The Question of Monogamy

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In long term relationships, the amount of
dopamine necessary to light us up and get us sexually aroused becomes greater over
time with the same partner.  This is
likely because the amounts of oxytocin and serotonin override the
dopamine.  Once again, great love and
great sex don’t seem to have a positive correlation.  In a recent article in Psychology Today, the
author suggests that monogamy in long term relationships feels like incest
because of this cocktail of chemicals in the brain.  It explains why sex becomes boring and
routine, and why play-acting helps to boost the eroticism in a long term
relationship.  When we play-act, we are
pretending to be someone different.

All of this leads me to believe that if we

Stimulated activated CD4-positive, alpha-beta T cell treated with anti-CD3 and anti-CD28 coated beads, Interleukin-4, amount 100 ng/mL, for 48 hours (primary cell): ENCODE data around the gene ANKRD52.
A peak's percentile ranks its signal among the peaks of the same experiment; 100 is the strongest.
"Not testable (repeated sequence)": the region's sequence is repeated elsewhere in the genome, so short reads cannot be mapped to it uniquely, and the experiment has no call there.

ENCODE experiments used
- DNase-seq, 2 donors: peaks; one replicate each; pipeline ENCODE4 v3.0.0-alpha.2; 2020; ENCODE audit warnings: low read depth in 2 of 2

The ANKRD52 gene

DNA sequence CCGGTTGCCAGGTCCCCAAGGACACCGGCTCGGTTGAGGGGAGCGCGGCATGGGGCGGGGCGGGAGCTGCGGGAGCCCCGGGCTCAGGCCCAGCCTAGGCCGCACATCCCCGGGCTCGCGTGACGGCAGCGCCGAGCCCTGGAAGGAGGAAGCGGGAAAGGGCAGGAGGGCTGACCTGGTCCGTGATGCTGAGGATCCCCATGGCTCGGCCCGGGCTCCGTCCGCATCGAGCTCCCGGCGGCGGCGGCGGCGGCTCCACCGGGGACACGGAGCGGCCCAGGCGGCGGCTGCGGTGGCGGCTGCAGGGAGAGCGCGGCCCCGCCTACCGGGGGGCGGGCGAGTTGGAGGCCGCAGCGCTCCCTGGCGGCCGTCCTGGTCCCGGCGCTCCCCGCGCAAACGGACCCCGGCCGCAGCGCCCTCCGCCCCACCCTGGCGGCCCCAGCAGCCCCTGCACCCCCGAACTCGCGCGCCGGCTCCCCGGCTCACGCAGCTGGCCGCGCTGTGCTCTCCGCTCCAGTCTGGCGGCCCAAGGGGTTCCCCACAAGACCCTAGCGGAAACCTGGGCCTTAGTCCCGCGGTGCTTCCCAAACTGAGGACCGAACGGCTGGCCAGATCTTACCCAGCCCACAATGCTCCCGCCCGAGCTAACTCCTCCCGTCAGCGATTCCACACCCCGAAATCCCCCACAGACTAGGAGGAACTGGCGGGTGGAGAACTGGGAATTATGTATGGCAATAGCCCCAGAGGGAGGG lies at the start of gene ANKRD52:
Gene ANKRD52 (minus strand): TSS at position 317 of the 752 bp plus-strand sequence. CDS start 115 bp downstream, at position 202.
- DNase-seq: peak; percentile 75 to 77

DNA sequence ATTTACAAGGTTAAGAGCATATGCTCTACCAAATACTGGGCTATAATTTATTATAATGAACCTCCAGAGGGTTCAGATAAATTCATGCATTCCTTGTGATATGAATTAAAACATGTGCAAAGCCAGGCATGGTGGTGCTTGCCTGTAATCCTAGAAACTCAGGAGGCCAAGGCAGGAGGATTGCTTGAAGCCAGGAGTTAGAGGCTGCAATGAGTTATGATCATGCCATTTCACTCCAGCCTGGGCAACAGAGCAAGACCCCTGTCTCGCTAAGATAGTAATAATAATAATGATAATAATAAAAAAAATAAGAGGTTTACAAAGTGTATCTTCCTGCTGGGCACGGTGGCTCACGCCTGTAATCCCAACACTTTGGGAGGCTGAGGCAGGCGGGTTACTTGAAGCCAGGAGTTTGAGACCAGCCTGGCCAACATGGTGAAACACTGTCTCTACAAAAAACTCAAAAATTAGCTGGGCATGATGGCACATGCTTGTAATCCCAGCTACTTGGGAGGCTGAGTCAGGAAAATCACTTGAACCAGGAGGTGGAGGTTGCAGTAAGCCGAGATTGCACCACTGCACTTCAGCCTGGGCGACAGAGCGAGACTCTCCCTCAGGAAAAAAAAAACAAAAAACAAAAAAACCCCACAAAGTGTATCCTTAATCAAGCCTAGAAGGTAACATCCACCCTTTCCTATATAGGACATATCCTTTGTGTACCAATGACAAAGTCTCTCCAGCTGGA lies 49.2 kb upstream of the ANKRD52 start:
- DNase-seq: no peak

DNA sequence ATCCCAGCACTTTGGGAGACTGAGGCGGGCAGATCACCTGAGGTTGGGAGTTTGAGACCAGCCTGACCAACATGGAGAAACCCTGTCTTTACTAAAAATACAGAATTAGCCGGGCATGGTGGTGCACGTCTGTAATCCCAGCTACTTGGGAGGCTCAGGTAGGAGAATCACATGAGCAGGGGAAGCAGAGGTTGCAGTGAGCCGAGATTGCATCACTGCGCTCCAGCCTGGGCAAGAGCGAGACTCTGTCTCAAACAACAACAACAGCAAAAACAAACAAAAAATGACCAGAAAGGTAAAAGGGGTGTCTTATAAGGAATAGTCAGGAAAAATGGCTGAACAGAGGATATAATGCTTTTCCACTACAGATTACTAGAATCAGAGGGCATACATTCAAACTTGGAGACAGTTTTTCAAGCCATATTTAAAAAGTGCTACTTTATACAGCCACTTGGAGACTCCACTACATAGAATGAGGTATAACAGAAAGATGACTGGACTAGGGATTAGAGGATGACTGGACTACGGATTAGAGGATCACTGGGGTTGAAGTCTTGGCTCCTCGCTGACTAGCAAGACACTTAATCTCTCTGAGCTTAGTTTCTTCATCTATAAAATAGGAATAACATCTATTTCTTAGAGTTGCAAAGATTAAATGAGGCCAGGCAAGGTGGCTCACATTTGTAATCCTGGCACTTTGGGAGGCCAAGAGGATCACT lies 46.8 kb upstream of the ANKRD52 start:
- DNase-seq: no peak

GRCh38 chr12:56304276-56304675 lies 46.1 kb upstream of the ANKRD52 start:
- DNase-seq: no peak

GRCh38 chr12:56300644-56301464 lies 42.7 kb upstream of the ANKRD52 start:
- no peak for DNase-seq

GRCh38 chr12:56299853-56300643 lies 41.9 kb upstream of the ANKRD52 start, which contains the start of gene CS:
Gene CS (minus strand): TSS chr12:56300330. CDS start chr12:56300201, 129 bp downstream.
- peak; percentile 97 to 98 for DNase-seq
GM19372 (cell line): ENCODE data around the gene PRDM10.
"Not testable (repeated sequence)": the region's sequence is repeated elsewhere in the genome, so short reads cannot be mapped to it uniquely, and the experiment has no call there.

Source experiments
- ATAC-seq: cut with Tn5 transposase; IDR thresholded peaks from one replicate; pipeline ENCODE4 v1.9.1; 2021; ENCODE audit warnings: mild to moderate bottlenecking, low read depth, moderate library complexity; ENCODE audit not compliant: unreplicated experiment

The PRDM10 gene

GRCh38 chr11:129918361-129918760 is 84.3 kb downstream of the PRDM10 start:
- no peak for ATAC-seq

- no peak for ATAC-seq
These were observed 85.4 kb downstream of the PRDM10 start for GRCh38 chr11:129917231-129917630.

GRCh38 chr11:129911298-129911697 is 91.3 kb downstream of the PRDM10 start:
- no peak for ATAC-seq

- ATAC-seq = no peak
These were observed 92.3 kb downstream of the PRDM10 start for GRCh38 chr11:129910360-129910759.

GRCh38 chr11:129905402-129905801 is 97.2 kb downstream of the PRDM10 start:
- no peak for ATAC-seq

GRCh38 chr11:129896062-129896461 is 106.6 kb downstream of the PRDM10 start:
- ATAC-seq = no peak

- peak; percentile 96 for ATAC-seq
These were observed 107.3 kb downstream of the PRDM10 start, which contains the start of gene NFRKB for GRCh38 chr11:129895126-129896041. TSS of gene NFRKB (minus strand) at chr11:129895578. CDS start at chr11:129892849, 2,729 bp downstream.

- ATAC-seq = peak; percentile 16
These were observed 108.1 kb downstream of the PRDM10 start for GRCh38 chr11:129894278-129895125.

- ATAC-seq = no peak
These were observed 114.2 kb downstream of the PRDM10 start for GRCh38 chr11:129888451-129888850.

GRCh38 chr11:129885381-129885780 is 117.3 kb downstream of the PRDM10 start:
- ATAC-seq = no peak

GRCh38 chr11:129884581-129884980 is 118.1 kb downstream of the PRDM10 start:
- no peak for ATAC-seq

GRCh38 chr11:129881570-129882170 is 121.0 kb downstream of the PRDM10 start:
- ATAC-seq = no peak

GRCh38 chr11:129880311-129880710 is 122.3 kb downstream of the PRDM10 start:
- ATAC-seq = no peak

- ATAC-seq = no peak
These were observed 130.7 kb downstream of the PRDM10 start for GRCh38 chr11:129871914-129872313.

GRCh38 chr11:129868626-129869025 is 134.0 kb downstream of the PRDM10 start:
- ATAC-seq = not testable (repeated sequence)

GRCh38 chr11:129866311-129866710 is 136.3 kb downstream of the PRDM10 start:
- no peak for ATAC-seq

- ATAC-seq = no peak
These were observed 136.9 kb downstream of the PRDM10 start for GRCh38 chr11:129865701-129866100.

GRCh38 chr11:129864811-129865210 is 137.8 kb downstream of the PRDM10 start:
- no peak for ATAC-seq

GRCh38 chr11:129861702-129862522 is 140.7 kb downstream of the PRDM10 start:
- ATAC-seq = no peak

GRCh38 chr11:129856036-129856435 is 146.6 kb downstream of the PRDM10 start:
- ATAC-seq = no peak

didn’t have social constraints against it, monogamy could rightly be considered
an idea whose time has passed.  Granted,
our chance of catching a communicable disease is much less when we pretend to
be with someone new than if we are actually with someone new.  That’s one good argument in favor of
monogamy. 

The only other reasonable argument I’ve
heard is quite valid.  Most of us don’t
have the maturity, self confidence and trust toward our partner to feel safe in
a non-monogamous relationship.  If we
did, I believe that monogamy would soon be considered just another out-dated
idea.  If you consider that statement
heretic or outlandish, consider that a mere forty years ago pre-marital sex was
still considered to be taboo.  What might
another forty years bring us?

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